This interview is happening while the U.S. financial system is being restructured in the face of possible collapse, an erosion not unlike what you've witnessed in the music business where downloading and now the price of oil have cut deeply into the bottom line. Yet the internet and globalization have opened new frontiers to the music business. What do you think the future of the music business looks like?
The only thing I know for sure about the future of the music business is that concerts will thrive and survive as a business.
As a champion of so many powerful female artists, what's your take on Sarah Palin and the Republican party (great name for a punk band)?
Sarah Palin is anti-choice, predisposed toward more war, and supportive of economics that favor billionaires at the expense of everybody else. I wouldn't be for Clarence Thomas if he ran for president even though I'd like a non-white president and I couldn't support Palin for anything even though I acknowledge the need for more powerful women in politics.
Despite some exploitative spam making the rounds, you did not write that Courtney Love was responsible for Kurt Cobain and Nirvana's problems. How do you like being wildly misquoted?
The misquote was quickly corrected. I won't tolerate anyone talking shit about Courtney. She is a great talent and a friend of mine and Kurt loved her. Of course, she has her own demons and I don't try to hide that but I try very hard in the book to convey their love for each other and how talented and smart she is.
You're a manager who worked with arguably the two most legendary managers: Peter Grant of Led Zeppelin and Albert Grossman of Bob Dylan fame. I'm sure you're neither grabbing people asking "how's yer knob" nor delivering uberhip grunts, but did these men teach you more than what not to do?
They both taught me to value the power of the artist and never to be intimidated by corporations of any kind.
In your book "Dispatches From The Culture War" you discussed how the youth culture and progressive politics, once hitched to the same chariot, were each out in their own pastures. We were half way through Bush's two terms then, hoping there wouldn't be a second. Do you feel Obama has bridged this divide?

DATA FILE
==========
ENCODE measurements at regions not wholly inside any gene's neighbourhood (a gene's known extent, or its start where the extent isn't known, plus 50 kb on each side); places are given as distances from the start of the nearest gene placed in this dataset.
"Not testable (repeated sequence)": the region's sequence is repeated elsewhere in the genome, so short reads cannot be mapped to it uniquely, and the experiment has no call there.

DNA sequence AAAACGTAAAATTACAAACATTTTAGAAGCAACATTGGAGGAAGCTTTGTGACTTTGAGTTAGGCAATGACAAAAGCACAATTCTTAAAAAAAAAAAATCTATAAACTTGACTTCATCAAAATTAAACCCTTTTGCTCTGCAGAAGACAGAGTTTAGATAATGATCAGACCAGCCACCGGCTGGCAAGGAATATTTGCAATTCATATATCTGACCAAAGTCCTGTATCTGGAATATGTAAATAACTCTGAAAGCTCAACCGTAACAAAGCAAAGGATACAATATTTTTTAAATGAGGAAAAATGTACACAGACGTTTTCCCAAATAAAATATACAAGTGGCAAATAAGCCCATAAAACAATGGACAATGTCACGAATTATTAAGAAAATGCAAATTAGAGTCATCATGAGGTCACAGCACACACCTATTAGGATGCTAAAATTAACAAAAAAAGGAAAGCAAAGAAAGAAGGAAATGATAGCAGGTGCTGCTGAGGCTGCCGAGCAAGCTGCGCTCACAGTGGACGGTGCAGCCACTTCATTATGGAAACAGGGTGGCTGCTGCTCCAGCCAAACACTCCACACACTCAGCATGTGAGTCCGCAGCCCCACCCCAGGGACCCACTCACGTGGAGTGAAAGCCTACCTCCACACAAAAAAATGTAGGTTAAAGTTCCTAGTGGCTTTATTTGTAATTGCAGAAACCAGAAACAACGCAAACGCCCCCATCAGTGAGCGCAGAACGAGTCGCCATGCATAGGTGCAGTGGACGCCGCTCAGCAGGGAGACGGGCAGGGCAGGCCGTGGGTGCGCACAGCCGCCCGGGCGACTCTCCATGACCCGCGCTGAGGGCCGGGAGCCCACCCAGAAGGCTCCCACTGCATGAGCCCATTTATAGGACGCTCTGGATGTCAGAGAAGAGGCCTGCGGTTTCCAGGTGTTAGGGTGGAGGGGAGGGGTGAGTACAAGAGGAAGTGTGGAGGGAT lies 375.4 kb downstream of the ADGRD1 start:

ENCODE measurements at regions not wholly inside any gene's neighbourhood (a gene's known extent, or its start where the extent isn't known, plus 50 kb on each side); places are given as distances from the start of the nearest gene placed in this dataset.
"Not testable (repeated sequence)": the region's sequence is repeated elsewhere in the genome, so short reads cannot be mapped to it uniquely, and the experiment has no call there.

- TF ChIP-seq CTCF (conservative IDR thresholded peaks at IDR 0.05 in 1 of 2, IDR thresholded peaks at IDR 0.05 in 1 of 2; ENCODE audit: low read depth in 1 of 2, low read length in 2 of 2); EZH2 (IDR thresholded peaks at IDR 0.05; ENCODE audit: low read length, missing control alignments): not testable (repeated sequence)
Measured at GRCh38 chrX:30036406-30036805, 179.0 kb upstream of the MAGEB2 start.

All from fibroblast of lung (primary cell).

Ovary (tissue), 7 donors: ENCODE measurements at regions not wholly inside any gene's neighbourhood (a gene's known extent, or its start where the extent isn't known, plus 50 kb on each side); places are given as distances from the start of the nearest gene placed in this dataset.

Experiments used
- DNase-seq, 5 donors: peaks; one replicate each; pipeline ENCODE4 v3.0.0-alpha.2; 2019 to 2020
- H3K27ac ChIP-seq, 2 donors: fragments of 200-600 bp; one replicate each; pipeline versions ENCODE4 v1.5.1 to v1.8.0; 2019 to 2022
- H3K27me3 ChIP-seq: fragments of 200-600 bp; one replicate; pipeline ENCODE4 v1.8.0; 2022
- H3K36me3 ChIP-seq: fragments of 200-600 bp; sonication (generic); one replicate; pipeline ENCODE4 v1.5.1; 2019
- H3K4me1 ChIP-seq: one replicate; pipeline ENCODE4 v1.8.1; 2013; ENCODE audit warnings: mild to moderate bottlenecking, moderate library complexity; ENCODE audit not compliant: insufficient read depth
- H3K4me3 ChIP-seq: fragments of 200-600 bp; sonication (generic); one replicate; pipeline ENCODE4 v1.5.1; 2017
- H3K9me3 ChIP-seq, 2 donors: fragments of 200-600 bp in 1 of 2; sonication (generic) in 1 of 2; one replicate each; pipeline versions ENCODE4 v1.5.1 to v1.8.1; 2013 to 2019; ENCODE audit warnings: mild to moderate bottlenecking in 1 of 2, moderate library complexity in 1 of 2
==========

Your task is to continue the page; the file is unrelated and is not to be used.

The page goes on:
Yeah I feel Obama has done a great job of inspiring young people - much better than Gore or Kerry did. As you might imagine, I am to the left of Obama on many issues - I'm for single payer health insurance, for legalizing gay marriage everywhere, for a dramatic de-escalation of the drug war, and many other things he doesn't support. But the reality is we never get presidents who are on the cutting edge. Our job is to be on the cutting edge and move the center among plausibly electable candidates. Obama is the most exciting one since Bobby Kennedy - maybe more so.
A veteran of the ACLU and Air America you must have strong feelings about this election. Even more than the last presidential election this one exemplifies the culture war that is tearing America apart. If you could give advice to the Obama campaign what would it be?
I would urge the campaign to go that extra inch in terms of real progressive change, most of the public is ahead of most of the pundits.
You executive produced The Gits, Kerri Kane's critically acclaimed documentary about the band and the murder of Mia Zapata. You've been involved in classic rock films from The Song Remains the Same to No Nukes. Who do you wish you could make a film about?
I've always been fascinated by Harry Chapin. He gave so much of himself to fighting hunger so I love his activism and of course I love the work of Phil Ochs and the folk milieu of the early and mid sixties. Sean Penn was gonna make an Ochs movie but so far it hasn't happened.
As someone who stood at Woodstock and Max's Kansas City, with the state of the world and rock and roll today, what would you love to see happen?
An American system that subsidizes musical artists the way they do in Canada.
NYC rock legend Nitebob has two biographies. One he's shopping, the other only to be released after his death. You, too?
Nope - I'm Hindu enough so that anything that would embarrass me or anyone else while I'm alive would still embarrass me when this incarnation is over.
Is there anything you wish you hadn't put in the book? Anything you wish you had?
I wish I had put in a little more about Courtney's talent and intelligence to have inoculated a bit more the kind of nonsense you previously referred to. I wrote an extra sixty pages or so on the business that seemed too boring for a general reader. Maybe I'll put it back in for the paperback.
[Danny with Robert Plant by Neal Preston]